September 23, 2013

Adopted and Stronger. Here's Why.

Challenge has never been a stranger to me. 

Throughout the journey of life, I've encountered so many obstacles, all of which I won't list here if for no other reason than it would go against every rule of successful blogging.  

I will share just a few. 

My husband and I were the pastors of an abusive church at one time. (This is more common for pastors to experience than you may think.) 

Photo Credit: JeffPearce, Flickr

Years ago, Larry and I lost our jobs, home, income, social network and more -  all at once. We experienced the loss of everything except each other and our kids, and a few other material possessions. We didn't have money to rent storage. The few things we still owned were stored in an empty Sunday School room of a church that had compassion on us.  

The experience of pastoring the abusive church and the loss that resulted was a wake up call that showed us who our real friends were. Some stood by us and some didn't. I was able to quickly cut our Christmas card list by two-thirds. (That was back when I was still sending Christmas cards. Now I just do a Facebook update that tells everybody Merry Christmas in about two seconds minus the need to spend fifty bucks on stamps.) 

I’ve faced absolutely off-the-wall happenings nobody would believe unless I had witnesses to testify to it.

Stuff like the first week of our pastorate in Tampa starting off with a murder.

Yes. I. Am. Serious.

This alone is worthy of it's own book, and someday I may write it.

Our pastorate here began with a murder in the church that could have been made into a Lifetime movie! My husband's first role as lead pastor here was to appoint a media spokesperson, field calls from the press, and reserve rows of seats for them during the services.

You think I'm kidding? I wish I was. 

We have endured church splits and the conflict surrounding such that is so painful most pastors would rather slide down a razor blade into a vat of alcohol than deal with it.

I’ve faced the loss of those I love through illness, death, betrayal and more.  
And here’s the crazy truth... 

All of this pales in comparison to adoption.

I know, I know. Those of you who aren’t adopted don’t get it. Right now you are saying, "Deanna needs to go on psychotropic drugs as soon as possible..." And even some of you who are adopted don’t get it.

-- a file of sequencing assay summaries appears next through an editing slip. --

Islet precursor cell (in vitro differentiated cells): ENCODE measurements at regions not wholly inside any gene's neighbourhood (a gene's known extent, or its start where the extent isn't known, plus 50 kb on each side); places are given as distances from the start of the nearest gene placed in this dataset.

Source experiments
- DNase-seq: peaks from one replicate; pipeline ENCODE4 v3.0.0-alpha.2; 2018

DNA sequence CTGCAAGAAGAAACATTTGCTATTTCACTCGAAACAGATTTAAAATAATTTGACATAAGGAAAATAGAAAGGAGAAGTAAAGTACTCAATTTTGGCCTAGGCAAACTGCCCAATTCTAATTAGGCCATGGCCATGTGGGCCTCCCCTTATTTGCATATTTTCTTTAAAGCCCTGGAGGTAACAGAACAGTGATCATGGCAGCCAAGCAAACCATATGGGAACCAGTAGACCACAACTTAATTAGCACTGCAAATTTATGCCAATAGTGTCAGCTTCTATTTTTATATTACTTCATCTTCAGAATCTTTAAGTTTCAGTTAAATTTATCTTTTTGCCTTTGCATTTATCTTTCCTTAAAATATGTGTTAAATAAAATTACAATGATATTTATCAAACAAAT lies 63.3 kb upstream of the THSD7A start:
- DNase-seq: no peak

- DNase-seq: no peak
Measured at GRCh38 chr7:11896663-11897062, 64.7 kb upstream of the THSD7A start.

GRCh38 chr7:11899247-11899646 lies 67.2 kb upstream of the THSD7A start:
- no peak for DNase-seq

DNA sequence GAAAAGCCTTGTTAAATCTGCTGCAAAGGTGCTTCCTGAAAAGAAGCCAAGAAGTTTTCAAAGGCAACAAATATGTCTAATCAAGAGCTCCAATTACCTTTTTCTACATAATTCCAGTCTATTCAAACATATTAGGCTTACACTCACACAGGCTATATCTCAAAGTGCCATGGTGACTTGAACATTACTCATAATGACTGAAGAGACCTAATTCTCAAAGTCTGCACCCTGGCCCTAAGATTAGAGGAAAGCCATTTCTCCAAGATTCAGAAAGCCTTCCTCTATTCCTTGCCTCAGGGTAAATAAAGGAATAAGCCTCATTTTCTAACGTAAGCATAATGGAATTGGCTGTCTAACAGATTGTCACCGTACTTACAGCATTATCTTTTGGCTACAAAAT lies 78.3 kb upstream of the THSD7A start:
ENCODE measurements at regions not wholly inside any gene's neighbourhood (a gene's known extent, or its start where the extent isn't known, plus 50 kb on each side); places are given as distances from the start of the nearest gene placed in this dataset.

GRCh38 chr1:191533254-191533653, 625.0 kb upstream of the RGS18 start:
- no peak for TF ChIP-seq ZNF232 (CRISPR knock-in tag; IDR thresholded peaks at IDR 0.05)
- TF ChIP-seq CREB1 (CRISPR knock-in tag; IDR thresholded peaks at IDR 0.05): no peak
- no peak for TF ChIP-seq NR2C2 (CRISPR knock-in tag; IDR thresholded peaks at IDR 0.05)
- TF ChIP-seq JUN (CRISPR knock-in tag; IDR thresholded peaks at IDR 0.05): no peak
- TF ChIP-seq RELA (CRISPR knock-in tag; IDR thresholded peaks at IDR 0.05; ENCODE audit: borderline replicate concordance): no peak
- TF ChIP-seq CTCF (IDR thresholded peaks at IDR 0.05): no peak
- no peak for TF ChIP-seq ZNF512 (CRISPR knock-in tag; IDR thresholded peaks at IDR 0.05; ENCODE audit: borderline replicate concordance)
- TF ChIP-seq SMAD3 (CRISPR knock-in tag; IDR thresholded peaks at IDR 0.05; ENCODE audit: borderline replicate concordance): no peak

Being abruptly and permanently separated from your earthly life-giver in infancy is trauma unequaled. I say earthly because as a person of faith I believe God is my ultimate life-giver. 

For me, these losses pale in comparison to adoption because most of those traumas are temporary situations (unemployment, homelessness, church conflict and even tragedy) while adoption is something that affects one throughout our lives again and again and again whether we want it to or not. 

My husband can testify to this fact. Even as recently as last week we both met with my doctor who requested to go over the results of my lab work. Both the doctor and the nurse separately questioned me about the medical history of both my maternal and paternal families. The discussion over the lack of knowledge about my paternal side and how it affects my health currently, occurred twice in one day.  As we left the doctor's office hand in hand my husband said, "Babe, you're right. Most people really don't have a clue about how this affects adoptees."

A lot of people don’t understand which makes it a great challenge for those who face it, compared to those who face the kind of losses that everybody validates. 

Photo Credit: Ruth M-Gibson, Flickr

Things Well-Meaning Friends Say 

Some of my dearest friends who I am certain mean only good and not harm have said words to encourage me...things like “Deanna, I look at it this way…you’re amazing! If you are the product of adoption then all I have to say is yay for adoption!!!”  I try to educate and say, “Can I gently invite you to replace the word “adoption” in that sentence with any other traumatic event? Pick a trauma, any trauma…” So imagine the same sentence this way: